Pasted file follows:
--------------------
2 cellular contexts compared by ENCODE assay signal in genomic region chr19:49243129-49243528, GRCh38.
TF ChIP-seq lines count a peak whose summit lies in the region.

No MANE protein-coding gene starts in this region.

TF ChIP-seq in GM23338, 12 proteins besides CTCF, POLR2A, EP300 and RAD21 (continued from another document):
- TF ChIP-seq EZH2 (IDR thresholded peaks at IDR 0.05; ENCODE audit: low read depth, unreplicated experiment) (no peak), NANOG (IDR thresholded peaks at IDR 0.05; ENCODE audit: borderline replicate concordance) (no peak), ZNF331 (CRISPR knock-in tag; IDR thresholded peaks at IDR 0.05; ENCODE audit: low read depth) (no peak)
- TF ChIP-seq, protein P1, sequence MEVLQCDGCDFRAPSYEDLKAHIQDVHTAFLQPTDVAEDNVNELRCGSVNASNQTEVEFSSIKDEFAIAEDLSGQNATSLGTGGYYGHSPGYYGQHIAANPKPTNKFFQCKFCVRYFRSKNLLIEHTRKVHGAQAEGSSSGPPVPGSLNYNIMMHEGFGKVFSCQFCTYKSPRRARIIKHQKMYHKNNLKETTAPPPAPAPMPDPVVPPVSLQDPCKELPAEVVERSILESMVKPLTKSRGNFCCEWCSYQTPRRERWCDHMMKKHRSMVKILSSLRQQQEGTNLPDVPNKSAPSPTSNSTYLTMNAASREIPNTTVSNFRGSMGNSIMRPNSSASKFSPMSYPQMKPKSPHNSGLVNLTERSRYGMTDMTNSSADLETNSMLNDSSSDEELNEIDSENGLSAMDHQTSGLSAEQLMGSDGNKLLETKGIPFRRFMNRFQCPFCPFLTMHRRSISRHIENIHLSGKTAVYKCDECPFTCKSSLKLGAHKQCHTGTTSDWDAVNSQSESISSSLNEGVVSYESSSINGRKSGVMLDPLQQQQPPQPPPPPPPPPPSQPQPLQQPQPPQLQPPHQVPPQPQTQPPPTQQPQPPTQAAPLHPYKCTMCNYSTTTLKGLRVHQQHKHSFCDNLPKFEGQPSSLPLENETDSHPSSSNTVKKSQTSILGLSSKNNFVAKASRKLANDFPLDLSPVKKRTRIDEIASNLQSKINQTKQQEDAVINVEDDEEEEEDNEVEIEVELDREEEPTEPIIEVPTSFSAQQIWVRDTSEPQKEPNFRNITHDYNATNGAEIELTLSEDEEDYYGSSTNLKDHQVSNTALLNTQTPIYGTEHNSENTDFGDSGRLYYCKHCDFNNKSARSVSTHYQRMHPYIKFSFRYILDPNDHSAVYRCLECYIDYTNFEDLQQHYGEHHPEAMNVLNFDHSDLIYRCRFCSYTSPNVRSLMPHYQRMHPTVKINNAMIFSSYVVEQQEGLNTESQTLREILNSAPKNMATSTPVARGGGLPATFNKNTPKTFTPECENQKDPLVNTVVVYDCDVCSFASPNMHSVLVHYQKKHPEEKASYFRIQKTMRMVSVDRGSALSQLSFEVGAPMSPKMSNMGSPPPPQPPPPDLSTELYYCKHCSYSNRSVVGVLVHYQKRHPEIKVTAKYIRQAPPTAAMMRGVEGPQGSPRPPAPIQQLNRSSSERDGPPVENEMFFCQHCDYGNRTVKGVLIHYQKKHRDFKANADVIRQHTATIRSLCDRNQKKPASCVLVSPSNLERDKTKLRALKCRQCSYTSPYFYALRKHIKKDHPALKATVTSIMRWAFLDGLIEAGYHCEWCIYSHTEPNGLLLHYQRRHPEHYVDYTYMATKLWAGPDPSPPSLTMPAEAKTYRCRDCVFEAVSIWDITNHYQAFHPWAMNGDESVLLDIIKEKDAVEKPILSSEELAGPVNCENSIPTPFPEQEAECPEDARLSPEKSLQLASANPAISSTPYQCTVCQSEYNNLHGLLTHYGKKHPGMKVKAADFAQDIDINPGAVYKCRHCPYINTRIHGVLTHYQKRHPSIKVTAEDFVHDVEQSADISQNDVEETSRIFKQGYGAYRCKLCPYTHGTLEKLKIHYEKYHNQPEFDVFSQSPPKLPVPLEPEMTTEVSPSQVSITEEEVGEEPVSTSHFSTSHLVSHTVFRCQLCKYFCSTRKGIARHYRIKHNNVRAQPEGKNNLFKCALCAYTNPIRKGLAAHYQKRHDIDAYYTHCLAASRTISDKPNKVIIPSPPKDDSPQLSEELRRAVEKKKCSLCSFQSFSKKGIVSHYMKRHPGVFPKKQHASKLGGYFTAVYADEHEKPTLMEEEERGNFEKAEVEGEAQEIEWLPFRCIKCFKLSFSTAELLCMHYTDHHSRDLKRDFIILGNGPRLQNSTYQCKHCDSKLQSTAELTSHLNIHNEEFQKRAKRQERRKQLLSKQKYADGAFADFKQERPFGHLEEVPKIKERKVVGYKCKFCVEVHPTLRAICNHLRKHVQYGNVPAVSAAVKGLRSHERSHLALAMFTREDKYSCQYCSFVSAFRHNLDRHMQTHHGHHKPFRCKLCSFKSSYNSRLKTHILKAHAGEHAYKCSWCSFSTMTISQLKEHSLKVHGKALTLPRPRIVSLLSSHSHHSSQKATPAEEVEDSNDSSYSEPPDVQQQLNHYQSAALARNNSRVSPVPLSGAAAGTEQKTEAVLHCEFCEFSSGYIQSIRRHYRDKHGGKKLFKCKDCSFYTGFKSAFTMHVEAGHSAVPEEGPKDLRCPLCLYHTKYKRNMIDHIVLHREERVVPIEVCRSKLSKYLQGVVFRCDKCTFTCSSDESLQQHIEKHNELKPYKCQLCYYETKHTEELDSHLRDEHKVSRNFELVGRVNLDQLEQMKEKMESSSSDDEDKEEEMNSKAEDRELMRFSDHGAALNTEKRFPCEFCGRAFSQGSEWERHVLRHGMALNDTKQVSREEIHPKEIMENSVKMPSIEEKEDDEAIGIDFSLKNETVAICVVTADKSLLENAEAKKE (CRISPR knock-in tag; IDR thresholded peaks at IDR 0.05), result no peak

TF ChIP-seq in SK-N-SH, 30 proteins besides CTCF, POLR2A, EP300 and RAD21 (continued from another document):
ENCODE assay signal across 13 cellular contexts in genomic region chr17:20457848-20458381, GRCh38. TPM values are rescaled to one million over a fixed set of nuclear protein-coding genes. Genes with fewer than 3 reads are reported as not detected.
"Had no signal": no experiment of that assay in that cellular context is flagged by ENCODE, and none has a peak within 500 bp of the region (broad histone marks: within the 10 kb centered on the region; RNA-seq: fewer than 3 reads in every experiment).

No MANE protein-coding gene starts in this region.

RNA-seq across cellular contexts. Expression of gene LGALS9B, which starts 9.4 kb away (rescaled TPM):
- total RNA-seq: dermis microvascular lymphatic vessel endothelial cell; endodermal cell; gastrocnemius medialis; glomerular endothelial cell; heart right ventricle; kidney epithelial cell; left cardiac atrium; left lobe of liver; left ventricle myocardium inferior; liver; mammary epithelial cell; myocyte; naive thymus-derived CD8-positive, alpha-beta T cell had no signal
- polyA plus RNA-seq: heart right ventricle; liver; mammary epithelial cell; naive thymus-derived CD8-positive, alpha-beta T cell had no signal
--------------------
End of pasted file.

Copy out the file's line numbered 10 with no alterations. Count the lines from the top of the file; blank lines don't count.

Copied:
No MANE protein-coding gene starts in this region.